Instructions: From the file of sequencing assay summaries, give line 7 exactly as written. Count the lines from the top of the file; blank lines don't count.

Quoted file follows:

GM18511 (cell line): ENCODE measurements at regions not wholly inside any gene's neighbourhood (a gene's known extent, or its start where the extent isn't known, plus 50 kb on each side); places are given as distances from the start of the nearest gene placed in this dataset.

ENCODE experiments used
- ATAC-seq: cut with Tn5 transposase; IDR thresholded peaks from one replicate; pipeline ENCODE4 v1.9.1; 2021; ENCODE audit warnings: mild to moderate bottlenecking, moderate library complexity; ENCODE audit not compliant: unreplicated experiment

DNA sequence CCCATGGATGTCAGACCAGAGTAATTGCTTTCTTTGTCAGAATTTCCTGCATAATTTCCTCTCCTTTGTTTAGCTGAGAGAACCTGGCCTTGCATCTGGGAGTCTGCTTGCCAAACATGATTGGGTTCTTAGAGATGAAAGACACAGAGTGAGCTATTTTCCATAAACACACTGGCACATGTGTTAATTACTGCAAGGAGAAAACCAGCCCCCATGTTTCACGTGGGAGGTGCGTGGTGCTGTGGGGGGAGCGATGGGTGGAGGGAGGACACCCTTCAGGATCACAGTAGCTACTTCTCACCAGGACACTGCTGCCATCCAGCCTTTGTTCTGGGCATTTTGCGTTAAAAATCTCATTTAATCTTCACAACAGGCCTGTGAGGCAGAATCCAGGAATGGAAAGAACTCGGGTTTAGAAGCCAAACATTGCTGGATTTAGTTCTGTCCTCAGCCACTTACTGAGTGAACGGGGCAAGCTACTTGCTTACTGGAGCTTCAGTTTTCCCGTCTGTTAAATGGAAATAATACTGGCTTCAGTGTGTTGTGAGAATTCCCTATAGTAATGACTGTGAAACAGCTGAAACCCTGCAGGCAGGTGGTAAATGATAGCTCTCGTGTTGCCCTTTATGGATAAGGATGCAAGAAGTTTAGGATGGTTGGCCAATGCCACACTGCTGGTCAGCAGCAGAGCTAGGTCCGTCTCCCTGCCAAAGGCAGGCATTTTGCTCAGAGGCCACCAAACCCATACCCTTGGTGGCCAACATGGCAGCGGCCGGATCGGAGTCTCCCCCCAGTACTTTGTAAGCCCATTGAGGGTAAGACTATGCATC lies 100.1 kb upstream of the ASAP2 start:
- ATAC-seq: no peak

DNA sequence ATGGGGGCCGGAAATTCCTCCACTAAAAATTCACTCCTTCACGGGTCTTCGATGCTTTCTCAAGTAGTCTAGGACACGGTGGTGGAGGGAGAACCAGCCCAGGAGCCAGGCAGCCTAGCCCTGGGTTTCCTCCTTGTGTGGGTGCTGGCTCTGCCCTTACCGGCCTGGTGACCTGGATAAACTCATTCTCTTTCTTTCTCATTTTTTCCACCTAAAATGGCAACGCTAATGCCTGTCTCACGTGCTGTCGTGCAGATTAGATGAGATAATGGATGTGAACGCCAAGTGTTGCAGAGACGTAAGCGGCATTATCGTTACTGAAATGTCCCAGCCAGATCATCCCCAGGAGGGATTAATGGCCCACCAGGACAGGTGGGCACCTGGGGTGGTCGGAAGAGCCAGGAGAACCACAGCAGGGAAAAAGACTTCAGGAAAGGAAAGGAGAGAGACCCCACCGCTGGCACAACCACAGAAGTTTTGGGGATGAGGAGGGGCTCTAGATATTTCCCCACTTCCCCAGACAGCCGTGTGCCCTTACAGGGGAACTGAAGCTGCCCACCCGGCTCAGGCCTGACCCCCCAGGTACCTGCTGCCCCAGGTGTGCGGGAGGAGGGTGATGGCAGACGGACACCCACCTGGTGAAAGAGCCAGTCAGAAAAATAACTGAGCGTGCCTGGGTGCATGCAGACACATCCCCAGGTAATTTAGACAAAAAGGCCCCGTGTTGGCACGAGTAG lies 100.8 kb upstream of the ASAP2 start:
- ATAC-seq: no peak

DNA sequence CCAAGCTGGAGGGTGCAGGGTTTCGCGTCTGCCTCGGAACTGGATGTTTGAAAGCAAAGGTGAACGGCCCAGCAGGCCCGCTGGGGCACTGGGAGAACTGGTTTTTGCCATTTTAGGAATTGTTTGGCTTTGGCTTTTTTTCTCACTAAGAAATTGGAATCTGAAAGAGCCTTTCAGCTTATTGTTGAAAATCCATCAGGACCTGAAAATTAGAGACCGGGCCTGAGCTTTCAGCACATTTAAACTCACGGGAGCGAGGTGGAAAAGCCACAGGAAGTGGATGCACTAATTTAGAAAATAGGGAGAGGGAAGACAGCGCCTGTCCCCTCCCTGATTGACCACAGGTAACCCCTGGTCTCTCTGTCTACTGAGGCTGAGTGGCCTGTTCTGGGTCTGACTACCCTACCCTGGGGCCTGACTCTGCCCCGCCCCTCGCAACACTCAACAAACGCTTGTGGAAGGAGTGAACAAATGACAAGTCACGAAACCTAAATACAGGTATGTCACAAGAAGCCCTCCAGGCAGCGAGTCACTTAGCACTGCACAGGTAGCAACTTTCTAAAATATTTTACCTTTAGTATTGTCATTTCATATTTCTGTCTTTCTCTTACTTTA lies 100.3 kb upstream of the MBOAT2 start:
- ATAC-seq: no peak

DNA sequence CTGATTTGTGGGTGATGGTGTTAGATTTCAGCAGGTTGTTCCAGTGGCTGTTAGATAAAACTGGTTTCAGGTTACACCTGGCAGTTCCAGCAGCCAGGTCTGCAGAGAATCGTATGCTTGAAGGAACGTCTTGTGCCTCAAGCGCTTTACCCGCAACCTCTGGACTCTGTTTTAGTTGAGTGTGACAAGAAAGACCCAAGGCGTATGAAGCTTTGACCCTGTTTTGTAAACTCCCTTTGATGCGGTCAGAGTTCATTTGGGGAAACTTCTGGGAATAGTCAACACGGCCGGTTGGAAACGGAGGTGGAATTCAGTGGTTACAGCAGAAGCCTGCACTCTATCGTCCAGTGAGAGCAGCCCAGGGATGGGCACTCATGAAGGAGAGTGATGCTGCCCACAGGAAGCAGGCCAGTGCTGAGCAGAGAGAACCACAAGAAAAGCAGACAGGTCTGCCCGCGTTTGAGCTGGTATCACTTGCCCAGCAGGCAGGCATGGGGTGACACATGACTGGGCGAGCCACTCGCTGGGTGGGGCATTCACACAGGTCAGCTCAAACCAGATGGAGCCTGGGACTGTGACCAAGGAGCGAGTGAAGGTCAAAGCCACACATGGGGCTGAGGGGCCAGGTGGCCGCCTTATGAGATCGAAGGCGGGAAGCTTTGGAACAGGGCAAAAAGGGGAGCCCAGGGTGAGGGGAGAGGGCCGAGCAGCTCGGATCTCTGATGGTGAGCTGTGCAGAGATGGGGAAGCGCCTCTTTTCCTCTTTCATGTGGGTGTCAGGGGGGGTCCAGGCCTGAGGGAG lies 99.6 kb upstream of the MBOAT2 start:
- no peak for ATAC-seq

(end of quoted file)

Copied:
- ATAC-seq: no peak